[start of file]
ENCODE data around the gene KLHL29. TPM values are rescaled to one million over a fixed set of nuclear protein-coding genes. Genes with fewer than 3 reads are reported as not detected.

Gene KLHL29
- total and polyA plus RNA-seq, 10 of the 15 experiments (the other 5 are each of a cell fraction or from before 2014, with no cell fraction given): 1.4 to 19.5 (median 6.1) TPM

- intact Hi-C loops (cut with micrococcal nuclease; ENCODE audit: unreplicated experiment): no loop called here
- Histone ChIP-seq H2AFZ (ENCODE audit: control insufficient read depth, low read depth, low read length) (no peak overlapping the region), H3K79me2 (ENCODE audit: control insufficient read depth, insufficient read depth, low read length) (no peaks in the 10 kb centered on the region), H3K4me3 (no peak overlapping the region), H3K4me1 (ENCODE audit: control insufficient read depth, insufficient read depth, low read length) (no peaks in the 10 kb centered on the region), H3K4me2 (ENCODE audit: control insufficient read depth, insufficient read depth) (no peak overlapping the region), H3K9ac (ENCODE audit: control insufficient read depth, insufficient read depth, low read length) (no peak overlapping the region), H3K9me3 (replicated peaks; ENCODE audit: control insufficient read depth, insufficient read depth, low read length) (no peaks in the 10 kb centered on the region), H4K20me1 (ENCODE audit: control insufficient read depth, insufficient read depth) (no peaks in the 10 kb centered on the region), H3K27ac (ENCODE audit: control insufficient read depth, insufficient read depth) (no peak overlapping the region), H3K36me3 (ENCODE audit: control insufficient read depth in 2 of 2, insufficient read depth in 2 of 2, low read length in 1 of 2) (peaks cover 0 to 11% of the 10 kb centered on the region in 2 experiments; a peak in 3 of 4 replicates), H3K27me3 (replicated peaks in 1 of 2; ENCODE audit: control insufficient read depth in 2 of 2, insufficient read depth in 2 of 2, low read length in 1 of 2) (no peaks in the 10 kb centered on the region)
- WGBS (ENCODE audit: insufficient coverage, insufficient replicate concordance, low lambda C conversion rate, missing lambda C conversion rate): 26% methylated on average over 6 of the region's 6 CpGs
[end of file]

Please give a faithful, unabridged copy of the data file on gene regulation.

ENCODE data around the gene KLHL29. TPM values are rescaled to one million over a fixed set of nuclear protein-coding genes. Genes with fewer than 3 reads are reported as not detected.

Gene KLHL29
- total and polyA plus RNA-seq, 10 of the 15 experiments (the other 5 are each of a cell fraction or from before 2014, with no cell fraction given): 1.4 to 19.5 (median 6.1) TPM

- intact Hi-C loops (cut with micrococcal nuclease; ENCODE audit: unreplicated experiment): no loop called here
- Histone ChIP-seq H2AFZ (ENCODE audit: control insufficient read depth, low read depth, low read length) (no peak overlapping the region), H3K79me2 (ENCODE audit: control insufficient read depth, insufficient read depth, low read length) (no peaks in the 10 kb centered on the region), H3K4me3 (no peak overlapping the region), H3K4me1 (ENCODE audit: control insufficient read depth, insufficient read depth, low read length) (no peaks in the 10 kb centered on the region), H3K4me2 (ENCODE audit: control insufficient read depth, insufficient read depth) (no peak overlapping the region), H3K9ac (ENCODE audit: control insufficient read depth, insufficient read depth, low read length) (no peak overlapping the region), H3K9me3 (replicated peaks; ENCODE audit: control insufficient read depth, insufficient read depth, low read length) (no peaks in the 10 kb centered on the region), H4K20me1 (ENCODE audit: control insufficient read depth, insufficient read depth) (no peaks in the 10 kb centered on the region), H3K27ac (ENCODE audit: control insufficient read depth, insufficient read depth) (no peak overlapping the region), H3K36me3 (ENCODE audit: control insufficient read depth in 2 of 2, insufficient read depth in 2 of 2, low read length in 1 of 2) (peaks cover 0 to 11% of the 10 kb centered on the region in 2 experiments; a peak in 3 of 4 replicates), H3K27me3 (replicated peaks in 1 of 2; ENCODE audit: control insufficient read depth in 2 of 2, insufficient read depth in 2 of 2, low read length in 1 of 2) (no peaks in the 10 kb centered on the region)
- WGBS (ENCODE audit: insufficient coverage, insufficient replicate concordance, low lambda C conversion rate, missing lambda C conversion rate): 26% methylated on average over 6 of the region's 6 CpGs